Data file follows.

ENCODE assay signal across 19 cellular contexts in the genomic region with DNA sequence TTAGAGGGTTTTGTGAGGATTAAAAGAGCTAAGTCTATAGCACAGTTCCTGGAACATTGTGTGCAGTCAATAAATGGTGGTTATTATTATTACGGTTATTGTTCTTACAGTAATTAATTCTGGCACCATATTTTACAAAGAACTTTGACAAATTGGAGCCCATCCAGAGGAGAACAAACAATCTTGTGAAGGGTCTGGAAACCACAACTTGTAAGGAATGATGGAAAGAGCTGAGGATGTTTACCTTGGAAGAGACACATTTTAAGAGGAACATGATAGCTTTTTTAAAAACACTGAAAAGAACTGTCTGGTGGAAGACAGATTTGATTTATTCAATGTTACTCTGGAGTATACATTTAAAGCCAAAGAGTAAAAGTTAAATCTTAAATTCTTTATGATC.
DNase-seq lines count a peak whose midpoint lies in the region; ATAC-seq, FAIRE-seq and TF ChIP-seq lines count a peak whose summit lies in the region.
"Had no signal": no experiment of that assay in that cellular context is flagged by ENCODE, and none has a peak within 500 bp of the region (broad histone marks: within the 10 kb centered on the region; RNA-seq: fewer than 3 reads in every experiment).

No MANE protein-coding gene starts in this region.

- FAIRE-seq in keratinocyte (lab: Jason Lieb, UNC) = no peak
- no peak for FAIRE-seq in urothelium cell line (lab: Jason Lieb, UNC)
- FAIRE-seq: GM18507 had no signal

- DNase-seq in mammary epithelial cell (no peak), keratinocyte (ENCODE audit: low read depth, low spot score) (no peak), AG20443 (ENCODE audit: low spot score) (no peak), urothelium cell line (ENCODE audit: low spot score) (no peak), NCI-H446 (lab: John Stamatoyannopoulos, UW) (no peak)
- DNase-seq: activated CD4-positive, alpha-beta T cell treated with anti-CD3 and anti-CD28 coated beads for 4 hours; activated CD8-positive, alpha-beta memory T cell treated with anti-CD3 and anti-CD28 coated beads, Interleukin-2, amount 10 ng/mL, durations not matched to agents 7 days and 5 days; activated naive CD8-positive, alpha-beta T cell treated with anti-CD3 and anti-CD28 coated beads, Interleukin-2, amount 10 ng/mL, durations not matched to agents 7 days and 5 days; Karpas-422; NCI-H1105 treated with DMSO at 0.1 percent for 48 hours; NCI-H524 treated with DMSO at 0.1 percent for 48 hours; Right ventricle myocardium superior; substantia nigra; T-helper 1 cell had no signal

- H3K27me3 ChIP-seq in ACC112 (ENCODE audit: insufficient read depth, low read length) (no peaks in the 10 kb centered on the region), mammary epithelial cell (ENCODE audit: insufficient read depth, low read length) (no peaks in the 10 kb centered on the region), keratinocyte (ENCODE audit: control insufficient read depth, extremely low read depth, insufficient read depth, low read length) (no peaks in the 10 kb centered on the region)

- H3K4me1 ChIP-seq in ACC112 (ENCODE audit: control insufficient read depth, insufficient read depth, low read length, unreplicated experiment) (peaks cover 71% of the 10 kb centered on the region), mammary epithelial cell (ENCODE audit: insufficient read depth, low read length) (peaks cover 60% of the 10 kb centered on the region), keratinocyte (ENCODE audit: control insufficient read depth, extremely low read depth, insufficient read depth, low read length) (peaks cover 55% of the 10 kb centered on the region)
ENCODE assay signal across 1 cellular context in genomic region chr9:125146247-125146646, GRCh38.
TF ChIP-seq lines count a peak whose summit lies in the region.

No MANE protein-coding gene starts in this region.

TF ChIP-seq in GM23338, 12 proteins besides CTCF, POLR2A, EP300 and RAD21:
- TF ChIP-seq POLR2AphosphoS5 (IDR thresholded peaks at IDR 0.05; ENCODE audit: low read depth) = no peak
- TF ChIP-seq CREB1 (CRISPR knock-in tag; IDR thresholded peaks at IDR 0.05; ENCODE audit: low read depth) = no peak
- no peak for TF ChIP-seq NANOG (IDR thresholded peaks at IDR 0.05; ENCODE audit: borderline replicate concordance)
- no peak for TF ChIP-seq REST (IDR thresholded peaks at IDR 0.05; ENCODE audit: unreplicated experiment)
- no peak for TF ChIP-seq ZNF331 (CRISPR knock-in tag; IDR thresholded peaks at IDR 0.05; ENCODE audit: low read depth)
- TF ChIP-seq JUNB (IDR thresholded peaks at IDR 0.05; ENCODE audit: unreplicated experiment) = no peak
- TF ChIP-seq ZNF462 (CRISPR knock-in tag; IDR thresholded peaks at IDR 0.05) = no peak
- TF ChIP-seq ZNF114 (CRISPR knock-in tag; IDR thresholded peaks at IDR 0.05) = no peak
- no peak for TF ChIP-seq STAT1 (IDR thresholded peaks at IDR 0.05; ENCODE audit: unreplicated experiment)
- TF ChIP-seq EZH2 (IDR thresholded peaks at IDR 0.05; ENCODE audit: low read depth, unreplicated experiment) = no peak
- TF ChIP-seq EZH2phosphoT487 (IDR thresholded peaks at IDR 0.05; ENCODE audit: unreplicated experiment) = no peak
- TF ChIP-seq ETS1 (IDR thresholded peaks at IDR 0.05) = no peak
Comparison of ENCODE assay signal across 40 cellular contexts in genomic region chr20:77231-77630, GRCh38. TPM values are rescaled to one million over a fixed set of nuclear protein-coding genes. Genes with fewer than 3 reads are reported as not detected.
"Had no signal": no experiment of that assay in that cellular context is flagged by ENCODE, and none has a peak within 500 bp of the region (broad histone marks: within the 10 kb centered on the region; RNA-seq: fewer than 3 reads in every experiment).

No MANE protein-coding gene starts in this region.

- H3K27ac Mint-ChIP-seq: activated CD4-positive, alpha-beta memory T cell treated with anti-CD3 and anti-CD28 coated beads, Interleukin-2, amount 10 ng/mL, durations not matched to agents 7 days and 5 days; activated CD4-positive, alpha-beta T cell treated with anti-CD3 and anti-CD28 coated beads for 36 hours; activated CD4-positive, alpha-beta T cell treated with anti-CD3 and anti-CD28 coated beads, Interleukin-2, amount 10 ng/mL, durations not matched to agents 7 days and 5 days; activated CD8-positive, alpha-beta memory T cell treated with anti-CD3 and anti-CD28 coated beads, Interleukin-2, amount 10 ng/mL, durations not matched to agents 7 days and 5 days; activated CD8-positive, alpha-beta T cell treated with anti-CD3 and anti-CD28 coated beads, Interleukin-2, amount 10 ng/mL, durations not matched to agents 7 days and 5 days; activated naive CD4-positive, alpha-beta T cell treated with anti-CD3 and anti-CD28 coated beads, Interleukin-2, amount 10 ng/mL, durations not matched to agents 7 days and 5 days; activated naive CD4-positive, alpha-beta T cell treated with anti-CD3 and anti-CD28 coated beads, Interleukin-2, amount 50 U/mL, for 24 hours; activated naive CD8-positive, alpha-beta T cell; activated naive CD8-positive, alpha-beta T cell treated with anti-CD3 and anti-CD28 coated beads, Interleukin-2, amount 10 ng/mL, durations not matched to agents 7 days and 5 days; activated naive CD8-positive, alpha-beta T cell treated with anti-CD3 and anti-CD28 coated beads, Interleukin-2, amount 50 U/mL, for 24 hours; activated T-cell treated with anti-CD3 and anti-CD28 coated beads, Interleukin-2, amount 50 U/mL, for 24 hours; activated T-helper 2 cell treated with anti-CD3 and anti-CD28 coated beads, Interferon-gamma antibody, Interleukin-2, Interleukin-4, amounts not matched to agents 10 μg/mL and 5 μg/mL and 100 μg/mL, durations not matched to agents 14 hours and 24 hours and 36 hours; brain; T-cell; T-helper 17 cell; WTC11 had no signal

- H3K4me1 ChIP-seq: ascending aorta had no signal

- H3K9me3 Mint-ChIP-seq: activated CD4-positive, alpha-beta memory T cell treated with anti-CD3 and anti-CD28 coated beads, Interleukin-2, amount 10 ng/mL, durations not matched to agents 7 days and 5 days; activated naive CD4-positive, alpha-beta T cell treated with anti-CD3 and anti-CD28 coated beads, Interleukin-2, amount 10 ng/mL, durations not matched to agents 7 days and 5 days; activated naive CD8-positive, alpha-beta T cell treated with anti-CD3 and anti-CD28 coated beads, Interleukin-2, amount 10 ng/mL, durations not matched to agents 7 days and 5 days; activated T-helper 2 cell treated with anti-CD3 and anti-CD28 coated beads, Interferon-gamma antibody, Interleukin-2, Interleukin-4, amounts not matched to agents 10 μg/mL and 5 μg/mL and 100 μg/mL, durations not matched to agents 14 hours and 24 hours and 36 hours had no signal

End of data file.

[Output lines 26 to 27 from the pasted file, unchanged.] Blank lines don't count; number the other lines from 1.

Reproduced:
- TF ChIP-seq EZH2phosphoT487 (IDR thresholded peaks at IDR 0.05; ENCODE audit: unreplicated experiment) = no peak
- TF ChIP-seq ETS1 (IDR thresholded peaks at IDR 0.05) = no peak